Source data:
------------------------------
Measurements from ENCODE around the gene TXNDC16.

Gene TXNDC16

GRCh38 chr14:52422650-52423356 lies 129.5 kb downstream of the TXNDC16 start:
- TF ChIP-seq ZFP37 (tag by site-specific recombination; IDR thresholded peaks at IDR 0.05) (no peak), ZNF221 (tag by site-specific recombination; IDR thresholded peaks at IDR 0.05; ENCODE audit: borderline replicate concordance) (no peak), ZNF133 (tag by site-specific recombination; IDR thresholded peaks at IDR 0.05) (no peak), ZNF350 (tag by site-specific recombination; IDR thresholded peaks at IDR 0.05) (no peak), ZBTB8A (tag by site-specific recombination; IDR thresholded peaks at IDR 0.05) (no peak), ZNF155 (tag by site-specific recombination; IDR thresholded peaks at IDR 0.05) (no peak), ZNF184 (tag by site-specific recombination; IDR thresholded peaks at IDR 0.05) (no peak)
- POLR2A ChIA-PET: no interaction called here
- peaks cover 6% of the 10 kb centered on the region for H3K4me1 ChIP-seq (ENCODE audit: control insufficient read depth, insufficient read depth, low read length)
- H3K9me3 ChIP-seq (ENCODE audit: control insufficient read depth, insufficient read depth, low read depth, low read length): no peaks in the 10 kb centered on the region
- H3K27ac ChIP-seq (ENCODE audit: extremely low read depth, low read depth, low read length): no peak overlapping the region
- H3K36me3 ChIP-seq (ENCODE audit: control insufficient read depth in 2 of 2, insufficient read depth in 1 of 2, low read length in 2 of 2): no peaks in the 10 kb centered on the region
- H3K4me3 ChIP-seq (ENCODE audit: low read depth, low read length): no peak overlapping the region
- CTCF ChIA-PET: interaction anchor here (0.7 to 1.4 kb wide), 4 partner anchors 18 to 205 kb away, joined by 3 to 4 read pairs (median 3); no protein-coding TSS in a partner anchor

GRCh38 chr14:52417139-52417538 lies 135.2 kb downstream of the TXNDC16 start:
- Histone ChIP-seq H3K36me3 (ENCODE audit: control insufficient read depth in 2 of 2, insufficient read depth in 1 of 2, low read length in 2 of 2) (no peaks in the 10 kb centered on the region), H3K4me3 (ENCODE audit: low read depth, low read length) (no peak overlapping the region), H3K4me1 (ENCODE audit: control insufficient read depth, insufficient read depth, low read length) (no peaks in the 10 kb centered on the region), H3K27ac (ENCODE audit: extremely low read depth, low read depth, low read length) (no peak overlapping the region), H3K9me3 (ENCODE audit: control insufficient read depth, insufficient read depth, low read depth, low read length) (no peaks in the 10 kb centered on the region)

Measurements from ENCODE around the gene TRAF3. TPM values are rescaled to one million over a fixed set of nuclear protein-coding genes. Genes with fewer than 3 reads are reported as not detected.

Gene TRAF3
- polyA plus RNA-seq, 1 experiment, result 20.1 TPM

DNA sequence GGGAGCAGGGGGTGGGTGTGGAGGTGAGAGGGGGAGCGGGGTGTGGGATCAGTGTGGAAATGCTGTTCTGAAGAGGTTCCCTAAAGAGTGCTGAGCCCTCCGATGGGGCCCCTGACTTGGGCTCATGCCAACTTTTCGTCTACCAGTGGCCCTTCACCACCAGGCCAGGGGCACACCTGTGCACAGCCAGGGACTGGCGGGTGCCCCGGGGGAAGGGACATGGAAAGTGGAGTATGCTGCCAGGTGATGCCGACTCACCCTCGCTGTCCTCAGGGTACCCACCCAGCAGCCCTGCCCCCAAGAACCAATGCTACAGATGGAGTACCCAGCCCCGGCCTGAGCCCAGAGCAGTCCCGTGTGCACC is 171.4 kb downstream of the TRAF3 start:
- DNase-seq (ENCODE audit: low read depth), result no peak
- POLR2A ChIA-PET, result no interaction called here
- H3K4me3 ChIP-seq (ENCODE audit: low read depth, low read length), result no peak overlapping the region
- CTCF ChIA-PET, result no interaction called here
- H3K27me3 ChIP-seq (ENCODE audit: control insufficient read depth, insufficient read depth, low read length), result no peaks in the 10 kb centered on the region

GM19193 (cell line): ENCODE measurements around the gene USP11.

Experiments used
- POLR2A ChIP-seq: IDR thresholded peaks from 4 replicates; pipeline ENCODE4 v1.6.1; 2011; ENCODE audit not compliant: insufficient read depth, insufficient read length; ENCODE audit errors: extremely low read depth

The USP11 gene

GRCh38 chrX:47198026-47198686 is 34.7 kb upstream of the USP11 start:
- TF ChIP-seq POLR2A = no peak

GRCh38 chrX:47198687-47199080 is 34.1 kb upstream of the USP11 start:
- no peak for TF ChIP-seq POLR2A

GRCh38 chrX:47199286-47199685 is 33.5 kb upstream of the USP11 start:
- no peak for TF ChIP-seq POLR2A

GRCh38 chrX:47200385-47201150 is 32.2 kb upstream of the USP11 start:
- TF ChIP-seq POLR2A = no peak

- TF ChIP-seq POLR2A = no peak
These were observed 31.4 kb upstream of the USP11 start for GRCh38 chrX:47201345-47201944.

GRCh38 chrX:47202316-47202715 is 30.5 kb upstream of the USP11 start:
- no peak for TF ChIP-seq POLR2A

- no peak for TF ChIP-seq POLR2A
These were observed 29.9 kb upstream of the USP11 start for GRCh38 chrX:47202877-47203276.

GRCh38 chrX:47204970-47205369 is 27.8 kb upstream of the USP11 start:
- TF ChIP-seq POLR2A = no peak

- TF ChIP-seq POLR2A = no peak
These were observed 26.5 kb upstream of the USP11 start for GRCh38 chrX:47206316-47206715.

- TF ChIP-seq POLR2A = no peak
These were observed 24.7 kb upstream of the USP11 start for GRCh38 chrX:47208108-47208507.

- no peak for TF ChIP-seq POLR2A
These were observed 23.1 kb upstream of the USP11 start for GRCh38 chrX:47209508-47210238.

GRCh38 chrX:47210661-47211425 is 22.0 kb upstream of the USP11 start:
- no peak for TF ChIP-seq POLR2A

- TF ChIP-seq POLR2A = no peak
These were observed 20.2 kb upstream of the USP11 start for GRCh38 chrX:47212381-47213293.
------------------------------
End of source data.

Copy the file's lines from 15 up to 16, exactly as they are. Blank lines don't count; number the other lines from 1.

Gene TRAF3
- polyA plus RNA-seq, 1 experiment, result 20.1 TPM